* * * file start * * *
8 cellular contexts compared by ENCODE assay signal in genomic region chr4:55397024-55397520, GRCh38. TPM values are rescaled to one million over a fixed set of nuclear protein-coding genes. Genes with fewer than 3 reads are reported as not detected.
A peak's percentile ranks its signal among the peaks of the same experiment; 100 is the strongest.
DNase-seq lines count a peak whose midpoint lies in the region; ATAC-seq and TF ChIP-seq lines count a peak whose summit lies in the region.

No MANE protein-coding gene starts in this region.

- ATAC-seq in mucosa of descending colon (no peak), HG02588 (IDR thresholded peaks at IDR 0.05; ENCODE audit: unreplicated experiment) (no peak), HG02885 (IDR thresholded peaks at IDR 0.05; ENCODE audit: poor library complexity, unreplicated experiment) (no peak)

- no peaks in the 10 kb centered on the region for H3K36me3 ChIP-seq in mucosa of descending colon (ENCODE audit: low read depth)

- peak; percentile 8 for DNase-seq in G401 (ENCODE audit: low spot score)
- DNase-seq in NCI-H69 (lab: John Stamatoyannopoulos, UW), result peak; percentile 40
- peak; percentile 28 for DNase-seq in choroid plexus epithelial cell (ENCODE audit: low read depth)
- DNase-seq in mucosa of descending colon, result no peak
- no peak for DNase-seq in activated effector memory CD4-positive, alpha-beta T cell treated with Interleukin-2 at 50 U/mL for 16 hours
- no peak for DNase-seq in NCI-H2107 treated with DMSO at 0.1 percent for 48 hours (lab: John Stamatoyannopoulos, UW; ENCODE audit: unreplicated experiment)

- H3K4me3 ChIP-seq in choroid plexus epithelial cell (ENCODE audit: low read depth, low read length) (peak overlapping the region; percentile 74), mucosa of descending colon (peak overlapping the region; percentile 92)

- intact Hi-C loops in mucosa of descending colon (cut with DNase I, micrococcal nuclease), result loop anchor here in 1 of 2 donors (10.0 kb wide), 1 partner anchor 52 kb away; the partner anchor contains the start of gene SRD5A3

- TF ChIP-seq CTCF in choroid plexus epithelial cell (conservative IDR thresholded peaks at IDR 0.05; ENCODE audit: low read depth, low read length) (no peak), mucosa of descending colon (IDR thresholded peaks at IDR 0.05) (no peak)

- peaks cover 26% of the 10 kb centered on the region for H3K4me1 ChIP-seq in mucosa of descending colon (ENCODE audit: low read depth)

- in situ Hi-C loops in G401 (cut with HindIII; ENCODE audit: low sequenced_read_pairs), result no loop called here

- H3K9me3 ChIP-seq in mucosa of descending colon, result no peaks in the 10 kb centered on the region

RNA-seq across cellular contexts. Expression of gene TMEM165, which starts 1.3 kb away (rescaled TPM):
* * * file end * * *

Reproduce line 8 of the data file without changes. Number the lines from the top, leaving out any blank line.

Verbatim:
- DNase-seq in NCI-H69 (lab: John Stamatoyannopoulos, UW), result peak; percentile 40